Friday, 25 April 2014

High Plains Drifter Tie in Paperback Artwork - SOLVED

Here's an interesting story for all you people that like a debate... A good Eastwood friend of mine (Kevin Wilkinson) sent me an email tonight with a rather interesting question. 


We are of course, all familiar with the great poster artwork for Eastwood's western High Plains Drifter (presumed to be by artist Ron Lesser), but Kevin asked me about the artwork used on the paperback tie in novel - which is in itself, a very fine piece of art. Kevin wondered if it was ever or might have been originally painted for a poster design. Good question, right? 


I have to admit, I never really considered it before, I simply looked upon it as a paperback. I'm going to have to dig it out to see if there is any artist credited on the back or inside, it has certainly got me very curious... For those unfamiliar with the tie in book, here is the artwork used, perhaps we can try and establish the background of it or in deed its origins?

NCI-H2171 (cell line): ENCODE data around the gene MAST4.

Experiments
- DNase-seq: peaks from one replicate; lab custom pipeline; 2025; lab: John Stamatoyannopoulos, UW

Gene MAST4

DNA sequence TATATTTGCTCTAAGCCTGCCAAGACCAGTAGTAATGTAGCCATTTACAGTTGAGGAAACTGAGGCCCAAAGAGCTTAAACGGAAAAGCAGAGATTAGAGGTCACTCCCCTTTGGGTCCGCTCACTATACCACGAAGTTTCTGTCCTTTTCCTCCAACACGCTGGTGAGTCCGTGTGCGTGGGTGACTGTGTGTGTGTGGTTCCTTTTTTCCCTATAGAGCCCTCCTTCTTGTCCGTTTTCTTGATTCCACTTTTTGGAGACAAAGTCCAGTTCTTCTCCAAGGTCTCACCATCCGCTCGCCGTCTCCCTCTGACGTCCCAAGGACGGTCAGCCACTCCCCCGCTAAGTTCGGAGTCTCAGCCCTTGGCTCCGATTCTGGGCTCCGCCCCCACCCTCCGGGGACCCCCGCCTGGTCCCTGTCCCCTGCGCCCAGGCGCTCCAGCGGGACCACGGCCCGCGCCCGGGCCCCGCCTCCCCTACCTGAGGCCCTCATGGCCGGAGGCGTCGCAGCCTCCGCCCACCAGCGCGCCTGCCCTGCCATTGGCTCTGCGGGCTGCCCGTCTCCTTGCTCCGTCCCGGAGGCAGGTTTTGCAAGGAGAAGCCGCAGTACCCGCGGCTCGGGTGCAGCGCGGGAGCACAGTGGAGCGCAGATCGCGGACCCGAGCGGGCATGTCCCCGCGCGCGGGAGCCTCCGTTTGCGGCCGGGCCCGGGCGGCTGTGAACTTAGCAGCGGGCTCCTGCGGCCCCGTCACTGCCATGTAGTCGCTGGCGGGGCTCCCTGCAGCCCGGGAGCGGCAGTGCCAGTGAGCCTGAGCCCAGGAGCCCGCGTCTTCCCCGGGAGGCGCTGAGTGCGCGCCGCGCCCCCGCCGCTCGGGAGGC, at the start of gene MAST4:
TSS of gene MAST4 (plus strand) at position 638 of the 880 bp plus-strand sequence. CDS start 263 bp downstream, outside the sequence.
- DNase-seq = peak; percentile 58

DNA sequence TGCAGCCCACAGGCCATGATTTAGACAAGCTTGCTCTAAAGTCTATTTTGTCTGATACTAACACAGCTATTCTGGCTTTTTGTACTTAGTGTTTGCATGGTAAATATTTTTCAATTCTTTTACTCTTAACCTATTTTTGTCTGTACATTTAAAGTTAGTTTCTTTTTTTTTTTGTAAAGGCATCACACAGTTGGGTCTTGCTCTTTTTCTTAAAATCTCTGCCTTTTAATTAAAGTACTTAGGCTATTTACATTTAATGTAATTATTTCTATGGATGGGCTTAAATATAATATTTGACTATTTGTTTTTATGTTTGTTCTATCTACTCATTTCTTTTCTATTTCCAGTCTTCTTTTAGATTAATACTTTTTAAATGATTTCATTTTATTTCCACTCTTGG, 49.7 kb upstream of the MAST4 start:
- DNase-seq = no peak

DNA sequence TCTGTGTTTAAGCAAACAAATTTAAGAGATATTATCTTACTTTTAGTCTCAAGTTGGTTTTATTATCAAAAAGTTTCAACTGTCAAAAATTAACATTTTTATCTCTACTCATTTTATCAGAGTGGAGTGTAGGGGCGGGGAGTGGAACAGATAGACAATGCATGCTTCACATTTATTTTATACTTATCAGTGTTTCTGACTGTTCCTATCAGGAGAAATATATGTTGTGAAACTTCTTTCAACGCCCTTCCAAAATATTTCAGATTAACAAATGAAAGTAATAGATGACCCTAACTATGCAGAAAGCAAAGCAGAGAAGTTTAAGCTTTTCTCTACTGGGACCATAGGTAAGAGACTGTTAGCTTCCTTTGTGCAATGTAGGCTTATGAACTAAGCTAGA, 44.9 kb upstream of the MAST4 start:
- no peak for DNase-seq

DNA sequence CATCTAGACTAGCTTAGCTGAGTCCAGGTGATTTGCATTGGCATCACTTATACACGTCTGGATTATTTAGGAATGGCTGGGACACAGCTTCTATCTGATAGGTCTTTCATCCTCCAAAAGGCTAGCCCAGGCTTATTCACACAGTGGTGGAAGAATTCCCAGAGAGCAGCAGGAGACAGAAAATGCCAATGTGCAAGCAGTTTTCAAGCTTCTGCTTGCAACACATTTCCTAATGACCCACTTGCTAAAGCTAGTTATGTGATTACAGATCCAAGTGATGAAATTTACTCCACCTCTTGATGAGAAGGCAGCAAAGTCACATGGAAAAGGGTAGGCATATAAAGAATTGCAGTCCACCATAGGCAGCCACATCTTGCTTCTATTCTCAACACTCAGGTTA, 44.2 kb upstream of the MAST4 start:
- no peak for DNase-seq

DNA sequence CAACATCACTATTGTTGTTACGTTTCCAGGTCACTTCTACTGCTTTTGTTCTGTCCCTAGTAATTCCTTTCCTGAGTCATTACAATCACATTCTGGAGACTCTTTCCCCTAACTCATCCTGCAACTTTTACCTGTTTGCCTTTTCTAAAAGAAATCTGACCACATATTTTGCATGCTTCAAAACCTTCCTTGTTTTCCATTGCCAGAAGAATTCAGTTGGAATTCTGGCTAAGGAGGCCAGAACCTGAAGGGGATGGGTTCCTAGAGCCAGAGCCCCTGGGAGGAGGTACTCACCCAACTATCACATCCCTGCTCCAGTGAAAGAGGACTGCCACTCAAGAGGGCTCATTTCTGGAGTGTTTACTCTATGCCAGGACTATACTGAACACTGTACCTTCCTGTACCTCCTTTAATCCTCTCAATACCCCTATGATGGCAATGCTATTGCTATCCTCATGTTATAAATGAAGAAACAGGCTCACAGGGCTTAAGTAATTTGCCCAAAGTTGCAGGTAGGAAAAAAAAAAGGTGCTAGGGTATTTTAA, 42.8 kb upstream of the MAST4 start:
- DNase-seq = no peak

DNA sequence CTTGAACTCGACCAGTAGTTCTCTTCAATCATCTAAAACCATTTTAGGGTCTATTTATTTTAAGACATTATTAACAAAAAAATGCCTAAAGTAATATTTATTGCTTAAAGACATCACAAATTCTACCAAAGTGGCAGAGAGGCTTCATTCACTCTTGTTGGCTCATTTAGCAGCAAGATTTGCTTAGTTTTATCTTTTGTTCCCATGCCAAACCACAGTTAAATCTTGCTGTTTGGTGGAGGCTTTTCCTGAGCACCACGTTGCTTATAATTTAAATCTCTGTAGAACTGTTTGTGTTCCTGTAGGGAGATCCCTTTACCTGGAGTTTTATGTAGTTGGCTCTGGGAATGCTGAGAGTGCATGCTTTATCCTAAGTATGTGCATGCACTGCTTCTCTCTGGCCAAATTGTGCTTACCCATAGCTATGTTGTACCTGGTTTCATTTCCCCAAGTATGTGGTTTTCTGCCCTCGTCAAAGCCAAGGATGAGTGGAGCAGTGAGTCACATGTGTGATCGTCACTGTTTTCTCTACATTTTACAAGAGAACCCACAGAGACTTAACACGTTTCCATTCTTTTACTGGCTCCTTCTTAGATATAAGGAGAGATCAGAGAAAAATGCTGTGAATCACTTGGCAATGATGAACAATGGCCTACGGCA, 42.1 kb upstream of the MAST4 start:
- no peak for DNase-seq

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Update
Well amazingly, we got to solve this in less than 24 hours - but it was something of a Roller-coaster ride in the end. Firstly I contacted Random House in New York who took over Bantam. Spoke to a very nice person there who tried her best - even contacting other people in order to help. Unfortunately and because of the date of the book, everyone was drawing blanks. I was looking at the artwork again this morning, specifically at the Marianna Hill section. I started to wonder if there was a possibility of it being the work of Bob Peak - I looked at it for so long, I finally talked myself out of it. From the moment Kevin presented me with this headache (cheers Kev), I opened it up to my friends over at Cine 70's on Facebook. As I went to check in this morning, my friend James Anthony Phillips had left a two word comment 'Bob Peak'. I had to do a double take on it first. Contacting James, he explained how he thought the painting (particularly around the eyes) looked like Peak's work. Nevertheless, James suggested I obtain a second opinion from film poster expert Thomas Nixdorf in Germany. I contacted Thomas who immediately took an interest, after explaining the story, Thomas was on board and on the case.